The lack of the AMO climate signal is obvious when the probability density function of the INDp (according to the observed and simulated AMO phases) is displayed for historical values during 1983–2005 (Fig. 3, top). The observed AMO anomalies for the 1983–2005 period are negative from 1983 to 1996 and positive from 1996 to 2005.
Fig. 3

(Top) Probability density function for INDp values (abscissa) during the 1983–2005 period, considering the influence of AMO phases. In red (orange) are observations during years when the AMO is positive (negative). Dark (light) blue curves are for mean simulations when the AMO is positive (negative). The dark/light gray shaded zones are for the spread from the mean during positive (negative) phase of the AMO. (middle) The density distribution of the index is displayed for RCP45 every 30 years starting in 2010. (Bottom) The density distribution of the index is displayed for the RCP85 scenario also starting in 2010. The blue curve is for the mean, and the gray shading represents the spread (uncertainties) around the mean. Peak values of the index are identified by a line for each 30-year period. Values for the index are on the abscissa

Dark (light) blue curves are for mean simulations when the AMO is positive (negative). The dark/light gray shaded zones are for the spread from the mean during positive (negative) phase of the AMO. In the middle and during the negative phase of the simulated AMO, the density peak is clearly established for an index value of 2 (light blue curve). On the contrary during a simulated positive AMO (dark blue curve), the density curve displays a plateau with index values of 2–3. For the observed values (red curve), the index values are between 3 and 4. It can be seen that there is a lag between simulated and observed values. In general, the favored hypothesis from the probability density functions is that the simulated rainy seasons are shorter during the positive phase of AMO. Nevertheless, the total amount of observed rainfall during the latter on interannual time scales could be increased (Paz et al. 2008). Since the AMO is a multi-decadal climate signal, variability of the mean, averaged over 30-year periods, was computed for the 2010–2100 period using the RCP 45 and RCP85 scenarios. The mean for the density functions along with their spread (gray shading) is displayed in Fig. 3 (RCP45 middle, and RCP85 bottom).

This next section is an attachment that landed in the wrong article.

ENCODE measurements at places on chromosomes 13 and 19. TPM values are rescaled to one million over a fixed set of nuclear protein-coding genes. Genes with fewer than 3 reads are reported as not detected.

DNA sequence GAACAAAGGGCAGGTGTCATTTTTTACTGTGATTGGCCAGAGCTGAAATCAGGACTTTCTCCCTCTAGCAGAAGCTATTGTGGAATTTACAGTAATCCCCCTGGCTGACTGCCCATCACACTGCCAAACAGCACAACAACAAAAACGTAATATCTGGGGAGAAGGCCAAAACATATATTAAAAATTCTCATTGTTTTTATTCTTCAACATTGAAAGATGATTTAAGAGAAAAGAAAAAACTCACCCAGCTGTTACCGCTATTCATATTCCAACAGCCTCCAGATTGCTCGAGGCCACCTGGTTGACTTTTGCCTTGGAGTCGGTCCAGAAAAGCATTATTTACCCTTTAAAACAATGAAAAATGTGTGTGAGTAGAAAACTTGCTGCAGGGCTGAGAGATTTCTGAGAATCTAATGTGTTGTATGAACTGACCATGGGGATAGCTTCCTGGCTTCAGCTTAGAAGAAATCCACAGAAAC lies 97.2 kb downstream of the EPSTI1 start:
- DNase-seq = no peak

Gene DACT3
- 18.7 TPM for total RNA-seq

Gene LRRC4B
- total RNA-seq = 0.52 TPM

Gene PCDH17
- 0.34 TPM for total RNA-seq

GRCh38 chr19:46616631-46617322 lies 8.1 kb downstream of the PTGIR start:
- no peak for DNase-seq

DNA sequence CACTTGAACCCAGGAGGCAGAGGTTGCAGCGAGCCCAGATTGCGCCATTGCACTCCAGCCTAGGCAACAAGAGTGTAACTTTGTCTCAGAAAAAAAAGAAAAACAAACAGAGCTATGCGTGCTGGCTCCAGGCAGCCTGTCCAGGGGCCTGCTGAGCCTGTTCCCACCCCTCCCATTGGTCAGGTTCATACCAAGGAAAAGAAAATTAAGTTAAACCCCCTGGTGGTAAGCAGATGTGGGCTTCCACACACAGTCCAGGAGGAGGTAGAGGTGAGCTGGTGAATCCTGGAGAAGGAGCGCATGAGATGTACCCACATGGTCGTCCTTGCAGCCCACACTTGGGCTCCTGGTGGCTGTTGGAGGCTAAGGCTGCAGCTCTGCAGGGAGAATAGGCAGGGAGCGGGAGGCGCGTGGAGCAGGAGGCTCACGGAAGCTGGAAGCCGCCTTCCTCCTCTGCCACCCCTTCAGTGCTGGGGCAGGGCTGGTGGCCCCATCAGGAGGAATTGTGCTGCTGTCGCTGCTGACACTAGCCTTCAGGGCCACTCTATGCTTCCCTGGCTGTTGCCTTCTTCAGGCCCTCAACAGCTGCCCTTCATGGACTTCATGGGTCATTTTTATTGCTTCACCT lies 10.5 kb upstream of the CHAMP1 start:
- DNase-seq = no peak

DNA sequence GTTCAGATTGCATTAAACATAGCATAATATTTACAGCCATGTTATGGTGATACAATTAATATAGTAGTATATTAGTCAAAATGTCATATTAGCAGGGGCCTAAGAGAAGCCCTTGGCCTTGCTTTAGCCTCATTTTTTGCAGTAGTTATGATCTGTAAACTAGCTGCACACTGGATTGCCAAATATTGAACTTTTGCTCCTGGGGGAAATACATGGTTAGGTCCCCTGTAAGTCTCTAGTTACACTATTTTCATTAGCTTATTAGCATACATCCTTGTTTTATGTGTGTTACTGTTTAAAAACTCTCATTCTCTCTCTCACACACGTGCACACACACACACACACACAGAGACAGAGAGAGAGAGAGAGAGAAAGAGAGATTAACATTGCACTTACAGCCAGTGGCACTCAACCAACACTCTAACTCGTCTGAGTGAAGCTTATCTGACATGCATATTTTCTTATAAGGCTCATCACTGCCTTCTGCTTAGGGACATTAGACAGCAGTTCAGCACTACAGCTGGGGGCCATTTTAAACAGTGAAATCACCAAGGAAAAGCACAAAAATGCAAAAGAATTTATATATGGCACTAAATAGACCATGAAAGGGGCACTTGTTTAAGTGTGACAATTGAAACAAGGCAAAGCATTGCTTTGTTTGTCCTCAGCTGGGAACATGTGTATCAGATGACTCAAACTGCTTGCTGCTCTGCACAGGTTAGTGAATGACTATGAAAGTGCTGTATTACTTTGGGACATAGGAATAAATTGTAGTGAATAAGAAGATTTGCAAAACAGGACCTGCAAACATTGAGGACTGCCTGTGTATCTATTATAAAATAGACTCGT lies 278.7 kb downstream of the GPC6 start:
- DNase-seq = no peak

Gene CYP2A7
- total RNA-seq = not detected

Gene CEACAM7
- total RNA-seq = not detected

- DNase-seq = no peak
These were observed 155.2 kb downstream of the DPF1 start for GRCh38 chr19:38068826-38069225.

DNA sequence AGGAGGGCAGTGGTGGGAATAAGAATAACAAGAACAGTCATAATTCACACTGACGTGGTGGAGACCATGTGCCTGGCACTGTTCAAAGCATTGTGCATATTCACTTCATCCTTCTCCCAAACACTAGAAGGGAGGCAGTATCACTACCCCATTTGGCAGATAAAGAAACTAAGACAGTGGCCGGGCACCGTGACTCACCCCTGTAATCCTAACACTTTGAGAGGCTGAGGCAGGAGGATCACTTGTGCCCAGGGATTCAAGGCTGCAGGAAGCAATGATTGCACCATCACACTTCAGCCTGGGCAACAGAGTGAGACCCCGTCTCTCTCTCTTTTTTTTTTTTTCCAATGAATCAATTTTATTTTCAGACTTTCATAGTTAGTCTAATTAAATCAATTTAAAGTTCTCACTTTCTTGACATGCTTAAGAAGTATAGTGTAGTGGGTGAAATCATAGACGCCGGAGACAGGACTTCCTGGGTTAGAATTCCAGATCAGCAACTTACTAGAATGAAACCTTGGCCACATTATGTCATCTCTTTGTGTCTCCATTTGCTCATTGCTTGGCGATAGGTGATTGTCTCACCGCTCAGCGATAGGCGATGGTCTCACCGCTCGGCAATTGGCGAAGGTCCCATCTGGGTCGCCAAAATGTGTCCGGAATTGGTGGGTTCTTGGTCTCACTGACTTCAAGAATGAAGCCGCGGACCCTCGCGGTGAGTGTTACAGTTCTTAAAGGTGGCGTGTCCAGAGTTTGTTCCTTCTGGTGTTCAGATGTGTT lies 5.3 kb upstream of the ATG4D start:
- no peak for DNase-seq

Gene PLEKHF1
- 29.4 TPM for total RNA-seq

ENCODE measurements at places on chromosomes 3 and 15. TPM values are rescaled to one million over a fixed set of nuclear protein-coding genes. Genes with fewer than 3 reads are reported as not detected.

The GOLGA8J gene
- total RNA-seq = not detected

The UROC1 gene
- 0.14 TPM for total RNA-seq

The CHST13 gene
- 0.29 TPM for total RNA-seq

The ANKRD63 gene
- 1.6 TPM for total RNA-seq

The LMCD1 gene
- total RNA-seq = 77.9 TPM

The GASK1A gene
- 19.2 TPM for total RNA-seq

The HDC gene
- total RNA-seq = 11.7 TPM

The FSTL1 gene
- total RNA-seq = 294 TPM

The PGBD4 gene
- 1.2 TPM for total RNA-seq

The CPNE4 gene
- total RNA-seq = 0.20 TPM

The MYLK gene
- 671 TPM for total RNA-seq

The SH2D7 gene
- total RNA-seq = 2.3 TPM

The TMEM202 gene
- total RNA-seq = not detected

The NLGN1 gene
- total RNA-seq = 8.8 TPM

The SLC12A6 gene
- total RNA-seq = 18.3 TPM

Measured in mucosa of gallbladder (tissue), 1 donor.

Except for the 2040–2070 period and for the RCP85 scenario, the distribution is somewhat equivalent to the one obtained during the AMO negative phase (historical data). In general, the rainfall conditions are not favorable, but the spread around the means is quite large. Under the RCP85 scenario, the 2040–2070 (Fig. 3, bottom, middle), the probability density function distribution resembles somewhat to that of historical distribution during AMO-positive phases with an index peak at 3.